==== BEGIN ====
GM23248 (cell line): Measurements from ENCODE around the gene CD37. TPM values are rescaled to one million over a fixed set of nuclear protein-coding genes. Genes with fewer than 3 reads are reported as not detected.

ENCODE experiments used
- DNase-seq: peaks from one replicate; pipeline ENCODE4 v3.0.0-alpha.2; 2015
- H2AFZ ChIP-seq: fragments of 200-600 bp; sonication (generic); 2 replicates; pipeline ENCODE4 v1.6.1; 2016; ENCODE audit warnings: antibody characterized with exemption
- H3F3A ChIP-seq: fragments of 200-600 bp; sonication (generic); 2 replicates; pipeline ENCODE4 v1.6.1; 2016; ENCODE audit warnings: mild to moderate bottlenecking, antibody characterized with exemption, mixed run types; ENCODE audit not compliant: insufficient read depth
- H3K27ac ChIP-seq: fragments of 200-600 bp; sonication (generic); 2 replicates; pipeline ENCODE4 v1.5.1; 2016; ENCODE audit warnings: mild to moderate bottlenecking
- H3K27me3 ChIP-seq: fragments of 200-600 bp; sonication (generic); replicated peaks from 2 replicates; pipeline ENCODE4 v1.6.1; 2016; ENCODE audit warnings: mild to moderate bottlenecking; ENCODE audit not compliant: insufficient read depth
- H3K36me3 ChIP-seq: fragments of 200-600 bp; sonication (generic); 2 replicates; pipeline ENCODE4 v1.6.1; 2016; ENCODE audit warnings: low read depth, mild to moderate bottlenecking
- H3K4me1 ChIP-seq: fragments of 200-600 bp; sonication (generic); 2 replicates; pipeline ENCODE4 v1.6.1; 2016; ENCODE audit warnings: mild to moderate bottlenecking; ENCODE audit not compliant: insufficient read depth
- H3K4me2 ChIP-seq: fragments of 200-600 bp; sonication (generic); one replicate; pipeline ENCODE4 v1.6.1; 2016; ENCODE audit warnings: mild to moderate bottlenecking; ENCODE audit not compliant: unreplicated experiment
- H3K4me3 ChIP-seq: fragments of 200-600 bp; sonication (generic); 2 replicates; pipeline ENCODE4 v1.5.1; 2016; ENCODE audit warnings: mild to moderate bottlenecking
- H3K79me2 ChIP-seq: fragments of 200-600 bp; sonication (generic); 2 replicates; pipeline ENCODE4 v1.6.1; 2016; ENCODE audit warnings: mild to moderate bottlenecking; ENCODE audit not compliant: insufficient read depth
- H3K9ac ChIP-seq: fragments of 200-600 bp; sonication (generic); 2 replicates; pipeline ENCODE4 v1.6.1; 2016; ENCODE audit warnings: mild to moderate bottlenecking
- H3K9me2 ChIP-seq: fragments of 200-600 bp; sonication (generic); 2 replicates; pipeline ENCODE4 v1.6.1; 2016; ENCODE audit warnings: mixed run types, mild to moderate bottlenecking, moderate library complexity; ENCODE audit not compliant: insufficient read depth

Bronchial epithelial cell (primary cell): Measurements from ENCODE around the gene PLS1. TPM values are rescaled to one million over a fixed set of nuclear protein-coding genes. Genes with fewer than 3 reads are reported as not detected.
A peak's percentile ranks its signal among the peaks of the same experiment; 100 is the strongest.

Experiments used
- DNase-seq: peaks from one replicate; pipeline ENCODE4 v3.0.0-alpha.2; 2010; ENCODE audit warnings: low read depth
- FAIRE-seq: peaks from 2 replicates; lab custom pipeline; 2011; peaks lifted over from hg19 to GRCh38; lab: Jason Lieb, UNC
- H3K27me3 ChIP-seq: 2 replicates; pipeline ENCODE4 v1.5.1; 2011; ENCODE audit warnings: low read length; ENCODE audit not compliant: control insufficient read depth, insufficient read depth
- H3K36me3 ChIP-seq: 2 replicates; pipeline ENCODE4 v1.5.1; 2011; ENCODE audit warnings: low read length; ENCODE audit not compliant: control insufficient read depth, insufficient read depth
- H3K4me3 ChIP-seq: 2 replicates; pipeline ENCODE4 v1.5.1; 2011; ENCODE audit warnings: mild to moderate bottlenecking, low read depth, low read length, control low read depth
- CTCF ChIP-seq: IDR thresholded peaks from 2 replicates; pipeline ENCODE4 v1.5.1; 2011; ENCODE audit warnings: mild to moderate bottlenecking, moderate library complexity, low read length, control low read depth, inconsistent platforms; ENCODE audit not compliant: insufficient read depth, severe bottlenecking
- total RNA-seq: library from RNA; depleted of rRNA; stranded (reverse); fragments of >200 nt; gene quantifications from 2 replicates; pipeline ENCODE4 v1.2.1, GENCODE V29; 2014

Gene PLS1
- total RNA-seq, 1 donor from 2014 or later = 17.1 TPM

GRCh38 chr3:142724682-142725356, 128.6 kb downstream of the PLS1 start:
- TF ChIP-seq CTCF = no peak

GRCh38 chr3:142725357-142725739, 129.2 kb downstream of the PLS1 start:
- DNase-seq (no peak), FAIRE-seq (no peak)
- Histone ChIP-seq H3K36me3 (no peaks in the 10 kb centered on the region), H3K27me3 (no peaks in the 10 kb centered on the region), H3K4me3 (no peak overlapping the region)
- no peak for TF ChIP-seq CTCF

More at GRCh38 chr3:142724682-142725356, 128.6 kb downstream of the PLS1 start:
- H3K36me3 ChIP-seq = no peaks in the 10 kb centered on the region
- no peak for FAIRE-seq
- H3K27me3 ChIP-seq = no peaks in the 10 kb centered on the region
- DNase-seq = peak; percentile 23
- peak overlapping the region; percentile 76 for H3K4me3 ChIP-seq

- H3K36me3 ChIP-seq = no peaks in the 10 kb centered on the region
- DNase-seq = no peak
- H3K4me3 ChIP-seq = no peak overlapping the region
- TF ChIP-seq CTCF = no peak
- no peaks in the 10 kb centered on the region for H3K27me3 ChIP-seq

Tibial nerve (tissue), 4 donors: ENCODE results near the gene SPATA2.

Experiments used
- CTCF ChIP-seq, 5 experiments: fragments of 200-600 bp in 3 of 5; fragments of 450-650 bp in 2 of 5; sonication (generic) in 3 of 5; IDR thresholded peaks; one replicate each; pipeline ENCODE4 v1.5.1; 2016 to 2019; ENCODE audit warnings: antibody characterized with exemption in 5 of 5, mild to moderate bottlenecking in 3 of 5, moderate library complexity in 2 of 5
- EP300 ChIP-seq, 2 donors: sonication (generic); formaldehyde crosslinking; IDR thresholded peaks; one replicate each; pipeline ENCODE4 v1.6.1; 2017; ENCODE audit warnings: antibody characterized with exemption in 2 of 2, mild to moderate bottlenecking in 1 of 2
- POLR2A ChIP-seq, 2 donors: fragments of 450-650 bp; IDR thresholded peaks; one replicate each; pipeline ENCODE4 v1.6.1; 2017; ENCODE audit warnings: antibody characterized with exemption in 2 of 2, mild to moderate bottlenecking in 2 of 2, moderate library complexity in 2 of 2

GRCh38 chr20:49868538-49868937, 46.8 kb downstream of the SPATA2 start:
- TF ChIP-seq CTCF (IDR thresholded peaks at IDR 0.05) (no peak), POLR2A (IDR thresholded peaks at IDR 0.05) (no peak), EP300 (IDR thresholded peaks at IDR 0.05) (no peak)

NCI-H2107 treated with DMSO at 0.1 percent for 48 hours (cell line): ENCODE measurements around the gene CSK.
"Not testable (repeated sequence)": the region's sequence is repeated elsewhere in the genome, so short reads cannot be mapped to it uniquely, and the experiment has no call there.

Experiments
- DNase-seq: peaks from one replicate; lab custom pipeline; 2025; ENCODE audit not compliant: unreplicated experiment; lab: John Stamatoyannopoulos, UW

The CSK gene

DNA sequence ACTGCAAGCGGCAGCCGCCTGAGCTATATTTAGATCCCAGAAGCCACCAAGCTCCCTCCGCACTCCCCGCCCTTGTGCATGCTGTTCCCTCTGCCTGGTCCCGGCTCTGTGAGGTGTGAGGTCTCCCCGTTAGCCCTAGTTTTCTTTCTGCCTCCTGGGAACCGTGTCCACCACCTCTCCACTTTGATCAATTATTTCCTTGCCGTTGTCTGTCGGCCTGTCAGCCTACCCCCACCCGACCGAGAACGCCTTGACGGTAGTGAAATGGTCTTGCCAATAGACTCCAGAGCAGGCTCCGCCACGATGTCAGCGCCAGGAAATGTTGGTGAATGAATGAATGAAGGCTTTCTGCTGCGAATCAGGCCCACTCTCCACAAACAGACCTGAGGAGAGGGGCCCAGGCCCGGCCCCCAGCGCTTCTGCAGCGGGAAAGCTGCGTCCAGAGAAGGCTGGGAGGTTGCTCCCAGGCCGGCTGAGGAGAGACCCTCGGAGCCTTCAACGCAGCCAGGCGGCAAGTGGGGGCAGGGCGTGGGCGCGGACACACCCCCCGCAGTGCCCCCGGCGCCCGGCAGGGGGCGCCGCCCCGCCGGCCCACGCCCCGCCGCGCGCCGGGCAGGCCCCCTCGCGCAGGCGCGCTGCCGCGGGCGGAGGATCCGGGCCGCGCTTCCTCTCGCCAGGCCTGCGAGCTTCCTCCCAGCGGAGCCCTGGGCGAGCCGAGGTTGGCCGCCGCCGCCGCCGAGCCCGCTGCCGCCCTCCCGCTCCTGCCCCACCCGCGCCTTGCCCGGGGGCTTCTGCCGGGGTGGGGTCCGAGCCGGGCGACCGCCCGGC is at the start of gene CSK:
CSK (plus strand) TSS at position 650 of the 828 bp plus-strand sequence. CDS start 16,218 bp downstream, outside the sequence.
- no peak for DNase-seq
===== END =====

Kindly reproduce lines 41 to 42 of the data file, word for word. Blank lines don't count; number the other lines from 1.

- H3K4me3 ChIP-seq = no peak overlapping the region
- TF ChIP-seq CTCF = no peak